21st Century Game Design Printed
Post Mortem: Ghost Master (Part One)

Matters Arising

Back from London, our meetings at Games Market Europe (GME), and two out of three IGDA events (we skipped out on the party). There's much to do, but I wanted to take a moment to post, if only to take stock.

We spoke to a number of budget market publishers, and got a good feeling for this market. At the very bottom, it's about $30,000 per game - but the developer is expected to be paid only for a finished game. The standard price for budget market games seems to be $50,000 to $80,000, and some capital is available. (These fees are converted from pounds - largely because I cannot find the pound key on this laptop... serves me right for buying it cheaply in LA). These publishers are focused on family and children as their key market - as you might expect for games at a $10 price point. Break points seem to weigh in around 40,000 to 75,000 units. All this is on the PS2 - the only console with the installed base to make a profitable budget market. Most publishers were friendly and realistic - quite refreshing. Looking forward to meeting with them again when we have our first verb game demo.

We also had our second annual UK Game Writers gathering - lots of familiar faces, including Jim Swallow, Rhianna and Steve Ince, and some new faces too. A lot of fun, although my blood sugar bottomed out half-way through in an embarrassing fashion leaving me sat at the table in torpor; I just can't convert alcohol to glucose fast enough... I should have had something to eat at 4 pm or so, and I'd had nothing. Sometimes its hard to adapt to not being a teenager anymore, although aging certainly has its privileges.

GME was a rather sorry state of affairs, compared to what ECTS was in the mid-90's, but I don't want to rail against it too forcibly. After all, when ECTS was at its height, it was basically a microcosmic E3 - and back then I complained about the style over substance, women paid to parade in embarrassing costumes, and lack of inventive games on show. And after all, we were able to meet with several companies under one roof in one day. GME may not have been much, but it's better than nothing. Just.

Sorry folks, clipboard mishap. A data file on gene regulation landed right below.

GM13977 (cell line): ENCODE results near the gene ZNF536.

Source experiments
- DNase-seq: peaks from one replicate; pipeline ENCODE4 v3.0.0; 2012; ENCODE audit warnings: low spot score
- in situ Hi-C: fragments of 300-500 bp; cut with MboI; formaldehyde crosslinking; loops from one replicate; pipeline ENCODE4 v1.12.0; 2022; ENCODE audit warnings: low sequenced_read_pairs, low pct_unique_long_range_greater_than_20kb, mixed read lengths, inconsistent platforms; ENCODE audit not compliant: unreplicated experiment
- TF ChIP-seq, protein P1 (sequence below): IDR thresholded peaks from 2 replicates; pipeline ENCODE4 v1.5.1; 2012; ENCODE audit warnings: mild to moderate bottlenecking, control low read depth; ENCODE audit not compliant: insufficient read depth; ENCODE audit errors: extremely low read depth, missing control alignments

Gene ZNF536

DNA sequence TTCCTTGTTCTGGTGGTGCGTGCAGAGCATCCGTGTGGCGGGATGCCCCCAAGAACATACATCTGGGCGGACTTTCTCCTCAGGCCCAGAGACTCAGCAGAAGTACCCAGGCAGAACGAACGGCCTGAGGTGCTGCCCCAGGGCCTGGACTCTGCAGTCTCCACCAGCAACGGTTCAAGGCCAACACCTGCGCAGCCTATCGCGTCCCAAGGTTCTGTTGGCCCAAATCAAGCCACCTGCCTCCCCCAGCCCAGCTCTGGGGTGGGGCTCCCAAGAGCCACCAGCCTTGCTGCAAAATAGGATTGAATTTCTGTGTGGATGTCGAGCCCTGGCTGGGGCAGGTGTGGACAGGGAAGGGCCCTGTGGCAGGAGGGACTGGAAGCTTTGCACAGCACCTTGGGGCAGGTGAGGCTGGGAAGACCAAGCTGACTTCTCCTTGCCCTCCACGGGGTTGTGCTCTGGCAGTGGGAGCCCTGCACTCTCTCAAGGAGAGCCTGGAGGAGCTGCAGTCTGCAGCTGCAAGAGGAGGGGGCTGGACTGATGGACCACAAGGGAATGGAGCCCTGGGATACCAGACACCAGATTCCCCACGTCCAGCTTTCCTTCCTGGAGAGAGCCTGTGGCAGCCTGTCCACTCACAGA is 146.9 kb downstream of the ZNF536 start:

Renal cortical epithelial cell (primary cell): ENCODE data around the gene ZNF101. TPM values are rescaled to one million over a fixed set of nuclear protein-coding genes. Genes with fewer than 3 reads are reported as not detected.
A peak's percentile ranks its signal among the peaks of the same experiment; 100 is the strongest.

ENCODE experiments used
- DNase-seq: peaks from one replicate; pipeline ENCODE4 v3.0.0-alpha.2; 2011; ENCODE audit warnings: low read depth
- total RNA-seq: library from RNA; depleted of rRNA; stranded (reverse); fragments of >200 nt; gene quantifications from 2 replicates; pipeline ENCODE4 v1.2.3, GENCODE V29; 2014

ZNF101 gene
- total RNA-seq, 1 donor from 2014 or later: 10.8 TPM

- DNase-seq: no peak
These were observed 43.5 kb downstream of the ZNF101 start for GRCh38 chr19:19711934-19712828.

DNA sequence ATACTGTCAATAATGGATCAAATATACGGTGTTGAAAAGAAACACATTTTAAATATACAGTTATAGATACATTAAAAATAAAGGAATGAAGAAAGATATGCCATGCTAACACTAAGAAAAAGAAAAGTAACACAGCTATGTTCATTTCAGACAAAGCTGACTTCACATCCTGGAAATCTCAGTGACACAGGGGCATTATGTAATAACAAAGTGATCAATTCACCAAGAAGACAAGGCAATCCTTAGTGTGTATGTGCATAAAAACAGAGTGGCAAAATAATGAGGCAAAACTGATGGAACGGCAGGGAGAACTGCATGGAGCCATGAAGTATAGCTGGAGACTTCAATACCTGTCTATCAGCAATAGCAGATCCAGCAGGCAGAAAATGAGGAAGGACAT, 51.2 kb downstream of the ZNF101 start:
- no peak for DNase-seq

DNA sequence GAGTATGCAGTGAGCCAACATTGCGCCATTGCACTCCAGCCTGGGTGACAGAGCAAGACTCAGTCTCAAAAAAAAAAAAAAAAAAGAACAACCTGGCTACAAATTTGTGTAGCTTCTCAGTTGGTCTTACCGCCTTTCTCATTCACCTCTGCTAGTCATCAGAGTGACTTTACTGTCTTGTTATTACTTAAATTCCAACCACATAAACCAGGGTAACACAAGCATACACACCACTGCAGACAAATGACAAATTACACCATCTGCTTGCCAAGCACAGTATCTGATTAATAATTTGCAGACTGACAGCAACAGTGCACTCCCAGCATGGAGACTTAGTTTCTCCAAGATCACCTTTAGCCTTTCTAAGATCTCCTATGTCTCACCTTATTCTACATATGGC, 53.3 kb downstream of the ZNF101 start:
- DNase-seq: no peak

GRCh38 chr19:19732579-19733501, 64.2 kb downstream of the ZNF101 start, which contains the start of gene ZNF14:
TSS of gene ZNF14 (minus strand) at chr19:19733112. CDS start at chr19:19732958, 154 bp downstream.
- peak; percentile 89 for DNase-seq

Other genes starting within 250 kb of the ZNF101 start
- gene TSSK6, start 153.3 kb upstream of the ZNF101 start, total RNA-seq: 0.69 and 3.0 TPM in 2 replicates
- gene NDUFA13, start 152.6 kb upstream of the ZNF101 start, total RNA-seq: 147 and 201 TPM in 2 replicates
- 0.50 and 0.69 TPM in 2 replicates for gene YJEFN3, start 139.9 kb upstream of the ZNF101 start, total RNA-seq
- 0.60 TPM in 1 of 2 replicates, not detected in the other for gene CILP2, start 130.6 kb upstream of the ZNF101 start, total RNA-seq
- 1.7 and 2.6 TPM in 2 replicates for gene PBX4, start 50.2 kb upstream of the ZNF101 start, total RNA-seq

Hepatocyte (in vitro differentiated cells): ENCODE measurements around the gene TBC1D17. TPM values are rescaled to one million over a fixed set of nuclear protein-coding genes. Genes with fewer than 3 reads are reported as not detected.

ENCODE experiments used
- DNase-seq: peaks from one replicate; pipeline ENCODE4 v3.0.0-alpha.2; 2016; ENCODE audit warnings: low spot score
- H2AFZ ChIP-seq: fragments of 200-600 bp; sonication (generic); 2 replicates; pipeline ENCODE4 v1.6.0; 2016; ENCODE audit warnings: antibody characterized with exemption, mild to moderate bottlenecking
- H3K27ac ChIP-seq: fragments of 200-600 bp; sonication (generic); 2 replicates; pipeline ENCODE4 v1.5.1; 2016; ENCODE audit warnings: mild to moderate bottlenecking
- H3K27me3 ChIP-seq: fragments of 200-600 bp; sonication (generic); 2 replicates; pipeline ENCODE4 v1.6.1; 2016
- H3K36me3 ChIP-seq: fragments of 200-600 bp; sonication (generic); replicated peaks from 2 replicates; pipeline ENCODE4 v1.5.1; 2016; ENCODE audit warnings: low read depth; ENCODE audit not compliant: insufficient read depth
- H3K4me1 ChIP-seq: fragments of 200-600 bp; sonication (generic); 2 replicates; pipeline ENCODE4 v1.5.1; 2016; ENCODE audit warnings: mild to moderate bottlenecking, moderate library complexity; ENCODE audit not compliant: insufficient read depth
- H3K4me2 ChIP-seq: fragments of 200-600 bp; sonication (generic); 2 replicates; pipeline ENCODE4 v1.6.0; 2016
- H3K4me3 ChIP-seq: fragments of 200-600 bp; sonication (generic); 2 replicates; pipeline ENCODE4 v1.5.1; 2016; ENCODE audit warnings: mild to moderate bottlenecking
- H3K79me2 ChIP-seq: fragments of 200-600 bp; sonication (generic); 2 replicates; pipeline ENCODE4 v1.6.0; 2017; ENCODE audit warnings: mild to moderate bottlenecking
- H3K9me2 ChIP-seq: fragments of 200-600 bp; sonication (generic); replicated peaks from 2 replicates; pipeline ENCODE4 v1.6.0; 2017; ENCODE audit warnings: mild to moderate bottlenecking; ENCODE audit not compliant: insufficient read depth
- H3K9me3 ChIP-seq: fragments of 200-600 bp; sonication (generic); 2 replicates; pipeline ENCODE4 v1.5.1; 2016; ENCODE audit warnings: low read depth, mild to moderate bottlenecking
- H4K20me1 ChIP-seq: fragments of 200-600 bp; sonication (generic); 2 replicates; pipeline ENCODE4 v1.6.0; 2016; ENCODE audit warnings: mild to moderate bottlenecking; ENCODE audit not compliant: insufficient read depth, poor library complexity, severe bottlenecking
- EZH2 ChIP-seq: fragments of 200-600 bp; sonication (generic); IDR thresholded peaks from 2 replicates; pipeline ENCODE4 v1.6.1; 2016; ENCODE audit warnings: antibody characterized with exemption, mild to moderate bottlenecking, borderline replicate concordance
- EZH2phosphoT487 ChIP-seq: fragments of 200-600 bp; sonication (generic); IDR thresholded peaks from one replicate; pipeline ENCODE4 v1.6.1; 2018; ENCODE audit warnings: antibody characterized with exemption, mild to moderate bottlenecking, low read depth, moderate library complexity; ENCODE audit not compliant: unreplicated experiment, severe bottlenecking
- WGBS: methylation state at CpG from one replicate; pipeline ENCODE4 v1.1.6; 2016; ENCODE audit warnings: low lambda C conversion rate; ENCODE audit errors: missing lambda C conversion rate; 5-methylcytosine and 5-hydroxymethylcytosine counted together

The rest of the matters arising...

On the subject of our "verb games", I want to clarify what I mean when I refer to this genre (I'm asserting my right to call this a genre, but I also accept that this is creative luxury on my part). Verb games, as I see it, are games built from a very small set of verbs (player actions) and a smaller set of nouns (categories of game objects). They are abstract - the avatar is not strictly humanoid, the world is not consensus reality - and most importantly the joy of playing comes directly from the verbs the avatar acts out. In Katamari Damacy, the verbs are roll, absorb and grow; the nouns are objects you are big enough to pick up, and objects you are not yet big enough to pick up. The world is not real - the real world does not have sushi, telephones and dolls scattered around willy nilly.

Our verb games - and I don't know how many we'll get to make, perhaps only two or three - are based around these principles. Their designs were directly inspired by hearing Keita Takahashi describe the process that lead to Katamari, and also to some extent hearing Toru Iwatani talk about the process that lead to Pac-man. Both talked about gameplay in terms of verbs - because as Ernest likes to point out, gameplay is about what the player can do. Hence verbs. Hence verb games.

On the subject of Greg Costikyan's Death to the Games Industry: Long Live Games (Part One) article in The Escapist, well, it's nothing he hasn't said before, and it's nothing I disagree with, broadly speaking. But does he have any solutions, or is he simply the rabble rouser at the head of the hypothetical angry mob? And if so, can't we just get the angry mob to buy the indie games? It would be a lot easier than destroying the games industry. As I point out above, we only need about 50,000 of them to fund console game development, albiet one generation behind. If what we care about is gameplay or innovation, that shouldn't matter, of course...

On the subject of the research leading towards DGD2, I'm really appreciating everyone's feedback on this... It's going to take us a while to take this second model forward, and the more viewpoints people come forward with, the better. I haven't time to respond to every point people have raised, but rest assured it's all useful, and it's all interesting. It's given me quite a lot to think about, and for that I'm eternally grateful. One thing that is clear, skill use varies from game to game for everybody. The model may need to take into account several different elements - both play needs and player proficiencies, and also perhaps the distinction between what a player looks for in play - and how they actually end up playing.

I have 9 minutes of battery life left on the laptop... I guess that's all I get to write for now.

Oh, one last thing: our copies of 21st Century Game Design were waiting for us when we got back, so I guess it's now available to buy.


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